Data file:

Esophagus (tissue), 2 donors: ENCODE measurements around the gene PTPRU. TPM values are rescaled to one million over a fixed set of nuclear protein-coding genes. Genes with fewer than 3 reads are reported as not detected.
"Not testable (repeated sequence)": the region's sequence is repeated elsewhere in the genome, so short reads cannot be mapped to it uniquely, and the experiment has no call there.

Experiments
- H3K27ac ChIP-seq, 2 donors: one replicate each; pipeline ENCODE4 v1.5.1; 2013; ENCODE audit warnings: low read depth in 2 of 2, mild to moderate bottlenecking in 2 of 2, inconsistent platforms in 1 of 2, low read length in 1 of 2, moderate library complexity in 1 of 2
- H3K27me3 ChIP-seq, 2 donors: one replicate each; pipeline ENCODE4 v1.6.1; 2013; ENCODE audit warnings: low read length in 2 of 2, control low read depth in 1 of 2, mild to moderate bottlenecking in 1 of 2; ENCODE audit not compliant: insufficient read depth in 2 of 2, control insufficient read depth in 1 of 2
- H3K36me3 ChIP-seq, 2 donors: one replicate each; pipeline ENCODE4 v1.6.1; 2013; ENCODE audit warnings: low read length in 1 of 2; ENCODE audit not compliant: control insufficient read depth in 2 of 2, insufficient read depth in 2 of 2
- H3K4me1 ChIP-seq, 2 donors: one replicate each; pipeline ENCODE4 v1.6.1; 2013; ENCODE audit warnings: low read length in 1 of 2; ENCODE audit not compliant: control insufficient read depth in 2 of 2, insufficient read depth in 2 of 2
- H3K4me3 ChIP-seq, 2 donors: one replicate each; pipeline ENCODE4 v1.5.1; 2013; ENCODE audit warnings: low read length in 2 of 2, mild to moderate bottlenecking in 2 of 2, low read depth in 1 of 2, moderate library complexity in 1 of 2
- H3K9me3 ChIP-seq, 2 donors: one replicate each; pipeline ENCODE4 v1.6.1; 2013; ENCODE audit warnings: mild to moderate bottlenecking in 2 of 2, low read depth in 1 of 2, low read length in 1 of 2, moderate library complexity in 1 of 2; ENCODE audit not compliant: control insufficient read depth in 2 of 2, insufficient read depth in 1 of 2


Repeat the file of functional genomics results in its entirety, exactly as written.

Esophagus (tissue), 2 donors: ENCODE measurements around the gene PTPRU. TPM values are rescaled to one million over a fixed set of nuclear protein-coding genes. Genes with fewer than 3 reads are reported as not detected.
"Not testable (repeated sequence)": the region's sequence is repeated elsewhere in the genome, so short reads cannot be mapped to it uniquely, and the experiment has no call there.

Experiments
- H3K27ac ChIP-seq, 2 donors: one replicate each; pipeline ENCODE4 v1.5.1; 2013; ENCODE audit warnings: low read depth in 2 of 2, mild to moderate bottlenecking in 2 of 2, inconsistent platforms in 1 of 2, low read length in 1 of 2, moderate library complexity in 1 of 2
- H3K27me3 ChIP-seq, 2 donors: one replicate each; pipeline ENCODE4 v1.6.1; 2013; ENCODE audit warnings: low read length in 2 of 2, control low read depth in 1 of 2, mild to moderate bottlenecking in 1 of 2; ENCODE audit not compliant: insufficient read depth in 2 of 2, control insufficient read depth in 1 of 2
- H3K36me3 ChIP-seq, 2 donors: one replicate each; pipeline ENCODE4 v1.6.1; 2013; ENCODE audit warnings: low read length in 1 of 2; ENCODE audit not compliant: control insufficient read depth in 2 of 2, insufficient read depth in 2 of 2
- H3K4me1 ChIP-seq, 2 donors: one replicate each; pipeline ENCODE4 v1.6.1; 2013; ENCODE audit warnings: low read length in 1 of 2; ENCODE audit not compliant: control insufficient read depth in 2 of 2, insufficient read depth in 2 of 2
- H3K4me3 ChIP-seq, 2 donors: one replicate each; pipeline ENCODE4 v1.5.1; 2013; ENCODE audit warnings: low read length in 2 of 2, mild to moderate bottlenecking in 2 of 2, low read depth in 1 of 2, moderate library complexity in 1 of 2
- H3K9me3 ChIP-seq, 2 donors: one replicate each; pipeline ENCODE4 v1.6.1; 2013; ENCODE audit warnings: mild to moderate bottlenecking in 2 of 2, low read depth in 1 of 2, low read length in 1 of 2, moderate library complexity in 1 of 2; ENCODE audit not compliant: control insufficient read depth in 2 of 2, insufficient read depth in 1 of 2